KC135TopBoom From United States of America, joined Jan 2005, 12061 posts, RR: 52
Reply 2, posted (10 months 4 weeks 9 hours ago) and read 4786 times:
Quoting BigJKU (Reply 1): Yes, this is just a standard part of the process. I doubt they buy both but for negotiating leverage with whatever they decide to buy they have to keep going through the motions I would think.
Correct, ultimately the ROKAF will end up with EITHER the F-15SE or the F-35A, but not both.
Quote: WASHINGTON — The Republic of Korea has officially selected the F-35 as its next-generation fighter, the government announced this morning.
The country has agreed to purchase 40 of the F-35A conventional-takeoff-and-landing design, with first delivery planned for 2018. South Korea becomes the third foreign military sales customer for the F-35, joining Israel and Japan. There are eight other international partners on the program.
“We are honored by and appreciate the trust and confidence the Republic of Korea has placed in the 5th generation F-35 to meet its demanding security requirements,” Orlando Carvalho, Lockheed Martin Aeronautics executive vice president, said in a company press release. “This decision strengthens and extends our long-standing security partnership while enhancing regional stability across the greater Asia Pacific theater.”
The selection of the F-35 over Boeing’s F-15SE and Eurofighter’s Typhoon had been widely expected, with sources indicating in November that the F-35 had been selected to replace South Korea’s older F-4 and F-5 fighter fleet.
The fighter selection is the first part of a massive recapitalization effort underway by the Republic of Korea Air Force. The service is also aiming to award a contract on a new tanker before the end of the year, and also expects to begin development on its own indigenous fighter design.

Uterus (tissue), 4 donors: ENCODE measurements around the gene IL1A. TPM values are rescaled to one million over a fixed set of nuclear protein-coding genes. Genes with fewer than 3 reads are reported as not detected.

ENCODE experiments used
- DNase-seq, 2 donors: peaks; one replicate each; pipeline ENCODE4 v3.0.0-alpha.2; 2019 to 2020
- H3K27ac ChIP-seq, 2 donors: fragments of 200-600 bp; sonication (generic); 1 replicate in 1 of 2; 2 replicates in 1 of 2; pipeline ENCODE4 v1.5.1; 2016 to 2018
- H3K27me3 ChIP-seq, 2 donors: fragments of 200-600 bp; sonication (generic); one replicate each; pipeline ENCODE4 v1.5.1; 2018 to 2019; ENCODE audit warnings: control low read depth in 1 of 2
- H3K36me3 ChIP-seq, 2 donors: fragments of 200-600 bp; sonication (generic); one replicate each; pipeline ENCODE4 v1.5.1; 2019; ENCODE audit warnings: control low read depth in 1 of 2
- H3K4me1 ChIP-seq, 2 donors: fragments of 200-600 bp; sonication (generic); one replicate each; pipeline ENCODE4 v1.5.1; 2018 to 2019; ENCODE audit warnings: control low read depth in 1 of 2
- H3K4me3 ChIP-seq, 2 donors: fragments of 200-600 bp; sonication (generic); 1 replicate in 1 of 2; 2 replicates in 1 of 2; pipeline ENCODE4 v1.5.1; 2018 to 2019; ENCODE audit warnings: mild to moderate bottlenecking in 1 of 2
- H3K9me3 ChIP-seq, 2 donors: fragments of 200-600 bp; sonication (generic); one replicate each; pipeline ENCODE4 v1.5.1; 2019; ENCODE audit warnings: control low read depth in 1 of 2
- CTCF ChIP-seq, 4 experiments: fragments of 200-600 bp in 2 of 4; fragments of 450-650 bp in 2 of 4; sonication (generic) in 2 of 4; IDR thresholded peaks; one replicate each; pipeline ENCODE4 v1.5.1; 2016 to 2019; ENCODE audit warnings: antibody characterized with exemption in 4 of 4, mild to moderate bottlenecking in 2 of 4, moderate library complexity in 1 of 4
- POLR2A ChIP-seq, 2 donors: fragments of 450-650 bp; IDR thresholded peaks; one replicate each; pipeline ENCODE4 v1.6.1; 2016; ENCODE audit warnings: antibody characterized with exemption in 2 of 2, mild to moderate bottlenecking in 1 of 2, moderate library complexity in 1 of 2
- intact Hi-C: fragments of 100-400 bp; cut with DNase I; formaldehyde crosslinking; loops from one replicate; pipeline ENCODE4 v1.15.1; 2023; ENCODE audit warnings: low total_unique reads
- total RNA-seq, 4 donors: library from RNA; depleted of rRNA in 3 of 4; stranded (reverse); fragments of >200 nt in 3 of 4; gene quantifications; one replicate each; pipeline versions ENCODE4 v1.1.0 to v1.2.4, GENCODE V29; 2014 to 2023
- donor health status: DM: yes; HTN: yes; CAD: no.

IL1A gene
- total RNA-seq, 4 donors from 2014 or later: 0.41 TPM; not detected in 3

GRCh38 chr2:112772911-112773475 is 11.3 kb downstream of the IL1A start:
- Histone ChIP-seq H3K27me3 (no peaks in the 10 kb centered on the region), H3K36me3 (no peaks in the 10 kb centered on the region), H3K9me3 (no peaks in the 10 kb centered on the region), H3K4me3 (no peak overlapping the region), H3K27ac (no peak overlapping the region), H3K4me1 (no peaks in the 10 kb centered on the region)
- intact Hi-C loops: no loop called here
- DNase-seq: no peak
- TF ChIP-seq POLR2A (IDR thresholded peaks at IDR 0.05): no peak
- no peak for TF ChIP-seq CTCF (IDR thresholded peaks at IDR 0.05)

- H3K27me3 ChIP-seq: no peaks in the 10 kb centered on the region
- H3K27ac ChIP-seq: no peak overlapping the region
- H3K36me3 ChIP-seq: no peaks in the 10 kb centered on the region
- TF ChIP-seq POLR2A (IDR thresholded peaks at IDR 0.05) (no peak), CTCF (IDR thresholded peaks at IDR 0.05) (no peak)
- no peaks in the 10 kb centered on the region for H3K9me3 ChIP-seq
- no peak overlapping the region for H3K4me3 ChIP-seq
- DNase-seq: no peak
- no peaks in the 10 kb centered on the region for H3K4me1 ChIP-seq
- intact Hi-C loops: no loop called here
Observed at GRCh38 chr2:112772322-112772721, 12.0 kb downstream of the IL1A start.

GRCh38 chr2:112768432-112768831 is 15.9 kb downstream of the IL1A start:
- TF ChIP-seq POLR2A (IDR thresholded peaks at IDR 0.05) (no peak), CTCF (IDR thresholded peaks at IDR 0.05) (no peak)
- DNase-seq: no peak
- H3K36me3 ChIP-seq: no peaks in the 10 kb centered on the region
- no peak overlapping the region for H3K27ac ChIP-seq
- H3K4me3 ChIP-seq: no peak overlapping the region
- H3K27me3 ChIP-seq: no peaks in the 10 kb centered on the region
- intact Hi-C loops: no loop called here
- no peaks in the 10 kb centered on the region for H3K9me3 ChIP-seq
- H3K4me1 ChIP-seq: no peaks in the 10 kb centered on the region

Quote: SEOUL, March 27 (Yonhap) -- The United States has demanded that South Korea accept a six-fold increase in the purchase price of F-15K's night sensors, citing discontinued production, a senior defense ministry official said Thursday.
The South Korean Air Force currently operates 60 F-15K Slam Eagles acquired from U.S. aerospace contractor Boeing through two deals in 2002 and 2008. It received the last jet in 2012.
It should be noted that only 10 Tiger Eye sensors were purchased and installed, and these are the only Tiger Eye sensors in existence, and South Korea has had trouble maintaining them. South Korea has instead equipped the rest of the F-15K fleet with the Sniper ATP pod.
Also noted is that Boeing is requesting an increase in support costs for the E-737 once the current support contract expires (up to $270 million USD), which is double what the government is expecting.
This is a common problem with programs with long development or long life. Even the new P-8 is seeing life limitted hardware (circuit cards etc.). You start a program with tried and true technology. Then you hace to spend more money to incorporate new hardware when the suppliers no longer make or support the parts you need.